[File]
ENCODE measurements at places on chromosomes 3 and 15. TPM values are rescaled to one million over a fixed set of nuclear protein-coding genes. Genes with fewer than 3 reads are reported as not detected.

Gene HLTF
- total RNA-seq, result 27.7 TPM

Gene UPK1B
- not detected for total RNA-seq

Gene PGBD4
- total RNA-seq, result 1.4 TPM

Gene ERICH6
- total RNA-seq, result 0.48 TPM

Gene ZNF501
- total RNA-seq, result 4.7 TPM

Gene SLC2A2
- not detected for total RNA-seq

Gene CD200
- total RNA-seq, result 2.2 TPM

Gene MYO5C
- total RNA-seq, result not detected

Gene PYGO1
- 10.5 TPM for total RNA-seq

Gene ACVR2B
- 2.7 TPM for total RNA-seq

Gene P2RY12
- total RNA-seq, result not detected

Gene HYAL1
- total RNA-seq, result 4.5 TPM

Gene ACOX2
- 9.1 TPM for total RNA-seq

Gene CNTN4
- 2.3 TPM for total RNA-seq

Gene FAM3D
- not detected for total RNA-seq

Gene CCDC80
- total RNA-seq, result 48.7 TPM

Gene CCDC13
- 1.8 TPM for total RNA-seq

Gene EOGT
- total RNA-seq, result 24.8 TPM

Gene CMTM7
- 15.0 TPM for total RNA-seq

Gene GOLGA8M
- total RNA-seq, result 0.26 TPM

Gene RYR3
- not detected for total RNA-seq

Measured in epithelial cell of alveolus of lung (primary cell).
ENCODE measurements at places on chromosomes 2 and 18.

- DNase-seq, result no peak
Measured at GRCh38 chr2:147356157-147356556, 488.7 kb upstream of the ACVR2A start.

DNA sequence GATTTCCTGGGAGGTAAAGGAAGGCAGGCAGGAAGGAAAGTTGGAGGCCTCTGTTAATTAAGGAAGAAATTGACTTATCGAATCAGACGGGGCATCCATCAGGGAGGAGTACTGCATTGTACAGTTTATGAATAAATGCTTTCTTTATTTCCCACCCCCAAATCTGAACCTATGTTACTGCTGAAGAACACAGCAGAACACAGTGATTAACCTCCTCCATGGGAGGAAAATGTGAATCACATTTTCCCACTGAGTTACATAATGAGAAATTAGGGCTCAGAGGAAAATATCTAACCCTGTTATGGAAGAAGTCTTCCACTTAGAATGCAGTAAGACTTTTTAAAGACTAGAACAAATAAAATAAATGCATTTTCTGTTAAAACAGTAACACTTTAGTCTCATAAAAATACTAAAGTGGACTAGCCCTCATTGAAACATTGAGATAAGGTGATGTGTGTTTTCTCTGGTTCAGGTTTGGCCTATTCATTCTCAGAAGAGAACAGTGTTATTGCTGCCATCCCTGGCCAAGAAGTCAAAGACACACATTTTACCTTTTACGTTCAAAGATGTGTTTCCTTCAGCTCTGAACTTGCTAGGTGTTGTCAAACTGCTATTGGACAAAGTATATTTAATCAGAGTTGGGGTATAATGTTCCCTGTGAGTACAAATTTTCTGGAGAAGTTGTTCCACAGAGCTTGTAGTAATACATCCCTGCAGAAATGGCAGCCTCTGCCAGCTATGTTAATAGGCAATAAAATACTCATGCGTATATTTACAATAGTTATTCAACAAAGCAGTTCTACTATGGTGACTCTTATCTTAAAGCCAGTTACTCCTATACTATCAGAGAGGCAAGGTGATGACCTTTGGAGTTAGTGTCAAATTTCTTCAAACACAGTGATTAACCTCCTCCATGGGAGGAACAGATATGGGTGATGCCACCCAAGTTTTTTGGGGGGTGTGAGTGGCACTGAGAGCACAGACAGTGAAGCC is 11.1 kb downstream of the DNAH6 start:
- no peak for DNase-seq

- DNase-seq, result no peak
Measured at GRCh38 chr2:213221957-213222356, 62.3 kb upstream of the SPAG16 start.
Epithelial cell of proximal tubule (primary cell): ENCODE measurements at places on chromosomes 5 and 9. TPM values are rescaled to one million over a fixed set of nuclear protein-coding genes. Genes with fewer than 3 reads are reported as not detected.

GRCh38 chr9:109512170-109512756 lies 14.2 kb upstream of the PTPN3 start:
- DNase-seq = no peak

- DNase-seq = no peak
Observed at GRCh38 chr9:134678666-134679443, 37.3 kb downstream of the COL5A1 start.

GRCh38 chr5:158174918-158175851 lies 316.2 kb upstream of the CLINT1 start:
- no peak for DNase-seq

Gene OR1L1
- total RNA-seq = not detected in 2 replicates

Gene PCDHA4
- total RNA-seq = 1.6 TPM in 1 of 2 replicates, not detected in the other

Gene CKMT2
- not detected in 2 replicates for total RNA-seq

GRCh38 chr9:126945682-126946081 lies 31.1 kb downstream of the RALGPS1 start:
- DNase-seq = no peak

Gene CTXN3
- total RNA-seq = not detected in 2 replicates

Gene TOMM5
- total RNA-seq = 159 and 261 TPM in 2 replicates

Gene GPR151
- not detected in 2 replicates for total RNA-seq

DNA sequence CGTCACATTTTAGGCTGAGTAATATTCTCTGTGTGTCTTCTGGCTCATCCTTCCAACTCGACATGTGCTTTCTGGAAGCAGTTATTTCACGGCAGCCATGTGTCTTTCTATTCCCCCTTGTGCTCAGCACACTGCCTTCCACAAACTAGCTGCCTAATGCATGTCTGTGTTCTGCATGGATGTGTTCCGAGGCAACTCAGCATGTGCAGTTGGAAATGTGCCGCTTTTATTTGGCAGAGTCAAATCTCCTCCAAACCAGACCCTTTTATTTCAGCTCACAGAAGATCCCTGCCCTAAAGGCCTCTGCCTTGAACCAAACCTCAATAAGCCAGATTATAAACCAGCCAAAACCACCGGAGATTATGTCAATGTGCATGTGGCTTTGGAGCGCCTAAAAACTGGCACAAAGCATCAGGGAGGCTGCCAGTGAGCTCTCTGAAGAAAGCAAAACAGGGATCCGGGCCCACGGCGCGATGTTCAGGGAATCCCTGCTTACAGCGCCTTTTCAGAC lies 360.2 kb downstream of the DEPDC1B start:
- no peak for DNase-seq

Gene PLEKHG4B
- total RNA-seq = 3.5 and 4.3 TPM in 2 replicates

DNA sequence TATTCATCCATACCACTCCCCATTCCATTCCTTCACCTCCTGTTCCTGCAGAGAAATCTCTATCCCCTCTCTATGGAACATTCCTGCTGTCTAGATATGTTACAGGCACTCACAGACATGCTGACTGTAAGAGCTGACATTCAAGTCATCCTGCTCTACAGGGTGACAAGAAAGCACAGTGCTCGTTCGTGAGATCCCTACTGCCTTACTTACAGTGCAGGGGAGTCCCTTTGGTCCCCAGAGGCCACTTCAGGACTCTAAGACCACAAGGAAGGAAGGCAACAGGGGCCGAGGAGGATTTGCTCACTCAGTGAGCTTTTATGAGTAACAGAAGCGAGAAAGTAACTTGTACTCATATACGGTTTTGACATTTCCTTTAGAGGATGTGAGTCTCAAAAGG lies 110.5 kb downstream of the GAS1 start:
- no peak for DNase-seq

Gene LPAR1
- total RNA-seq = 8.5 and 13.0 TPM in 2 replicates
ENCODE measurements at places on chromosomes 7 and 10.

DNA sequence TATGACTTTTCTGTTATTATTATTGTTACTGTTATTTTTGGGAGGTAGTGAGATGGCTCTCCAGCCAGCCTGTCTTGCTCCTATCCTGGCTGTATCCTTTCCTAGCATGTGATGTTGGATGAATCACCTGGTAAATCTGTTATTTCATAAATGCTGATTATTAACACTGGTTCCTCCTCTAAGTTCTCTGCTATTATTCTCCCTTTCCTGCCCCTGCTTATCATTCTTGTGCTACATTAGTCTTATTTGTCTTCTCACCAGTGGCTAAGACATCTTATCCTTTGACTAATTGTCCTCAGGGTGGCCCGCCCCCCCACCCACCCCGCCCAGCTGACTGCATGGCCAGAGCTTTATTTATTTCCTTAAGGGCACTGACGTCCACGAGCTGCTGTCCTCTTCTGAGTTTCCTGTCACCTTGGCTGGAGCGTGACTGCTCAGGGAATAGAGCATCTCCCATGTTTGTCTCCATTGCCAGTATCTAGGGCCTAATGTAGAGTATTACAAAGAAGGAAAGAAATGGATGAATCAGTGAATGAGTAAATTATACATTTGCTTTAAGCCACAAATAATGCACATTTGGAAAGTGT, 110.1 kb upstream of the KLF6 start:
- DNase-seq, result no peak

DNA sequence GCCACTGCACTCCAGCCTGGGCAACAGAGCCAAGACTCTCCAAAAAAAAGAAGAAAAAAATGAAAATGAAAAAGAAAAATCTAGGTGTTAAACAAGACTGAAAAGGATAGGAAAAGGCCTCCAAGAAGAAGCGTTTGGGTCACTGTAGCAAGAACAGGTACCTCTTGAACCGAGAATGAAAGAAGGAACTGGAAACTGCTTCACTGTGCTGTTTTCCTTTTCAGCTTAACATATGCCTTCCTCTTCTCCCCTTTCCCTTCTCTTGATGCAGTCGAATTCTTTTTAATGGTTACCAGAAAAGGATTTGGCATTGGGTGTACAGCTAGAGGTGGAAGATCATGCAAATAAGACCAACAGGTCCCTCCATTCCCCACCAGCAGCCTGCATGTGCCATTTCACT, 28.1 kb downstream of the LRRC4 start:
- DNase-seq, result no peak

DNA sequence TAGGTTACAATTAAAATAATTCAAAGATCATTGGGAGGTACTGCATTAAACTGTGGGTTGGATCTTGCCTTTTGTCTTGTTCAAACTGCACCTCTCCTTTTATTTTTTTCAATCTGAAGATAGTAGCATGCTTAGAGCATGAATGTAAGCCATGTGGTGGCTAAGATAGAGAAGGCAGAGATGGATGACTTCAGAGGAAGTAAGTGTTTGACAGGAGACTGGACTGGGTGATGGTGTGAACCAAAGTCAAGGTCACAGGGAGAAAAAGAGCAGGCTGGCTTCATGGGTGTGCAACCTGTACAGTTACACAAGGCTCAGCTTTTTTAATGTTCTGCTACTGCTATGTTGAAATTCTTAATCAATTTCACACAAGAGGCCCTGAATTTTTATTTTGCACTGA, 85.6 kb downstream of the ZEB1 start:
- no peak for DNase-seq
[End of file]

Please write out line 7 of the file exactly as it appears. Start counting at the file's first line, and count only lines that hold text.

- total RNA-seq, result 1.4 TPM